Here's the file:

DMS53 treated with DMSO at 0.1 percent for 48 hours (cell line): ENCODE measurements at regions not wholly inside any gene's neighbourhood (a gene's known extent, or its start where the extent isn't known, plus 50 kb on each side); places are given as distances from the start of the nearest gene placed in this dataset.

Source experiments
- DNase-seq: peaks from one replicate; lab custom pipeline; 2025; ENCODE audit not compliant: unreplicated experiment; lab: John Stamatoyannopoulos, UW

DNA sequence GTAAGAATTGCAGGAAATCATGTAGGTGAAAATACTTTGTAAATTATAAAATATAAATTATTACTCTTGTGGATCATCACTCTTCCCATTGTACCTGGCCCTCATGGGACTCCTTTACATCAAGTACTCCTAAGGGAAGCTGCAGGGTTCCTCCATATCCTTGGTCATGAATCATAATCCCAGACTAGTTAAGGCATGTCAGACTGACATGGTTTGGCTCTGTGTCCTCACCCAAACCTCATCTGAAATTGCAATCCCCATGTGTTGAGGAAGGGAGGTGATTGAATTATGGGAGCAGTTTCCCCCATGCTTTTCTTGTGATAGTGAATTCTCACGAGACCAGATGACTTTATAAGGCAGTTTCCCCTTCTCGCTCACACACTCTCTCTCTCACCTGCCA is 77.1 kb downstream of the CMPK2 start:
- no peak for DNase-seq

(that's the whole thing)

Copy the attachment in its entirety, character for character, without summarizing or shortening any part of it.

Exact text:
DMS53 treated with DMSO at 0.1 percent for 48 hours (cell line): ENCODE measurements at regions not wholly inside any gene's neighbourhood (a gene's known extent, or its start where the extent isn't known, plus 50 kb on each side); places are given as distances from the start of the nearest gene placed in this dataset.

Source experiments
- DNase-seq: peaks from one replicate; lab custom pipeline; 2025; ENCODE audit not compliant: unreplicated experiment; lab: John Stamatoyannopoulos, UW

DNA sequence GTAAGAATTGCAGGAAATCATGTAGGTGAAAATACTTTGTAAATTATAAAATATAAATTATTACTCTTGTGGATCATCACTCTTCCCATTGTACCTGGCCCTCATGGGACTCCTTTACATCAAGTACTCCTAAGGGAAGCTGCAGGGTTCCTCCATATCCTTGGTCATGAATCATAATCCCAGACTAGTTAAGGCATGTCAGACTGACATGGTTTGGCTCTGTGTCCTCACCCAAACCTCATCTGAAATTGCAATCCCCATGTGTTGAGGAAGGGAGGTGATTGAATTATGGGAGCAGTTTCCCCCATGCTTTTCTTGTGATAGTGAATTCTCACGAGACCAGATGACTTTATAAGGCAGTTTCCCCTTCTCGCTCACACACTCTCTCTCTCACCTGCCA is 77.1 kb downstream of the CMPK2 start:
- no peak for DNase-seq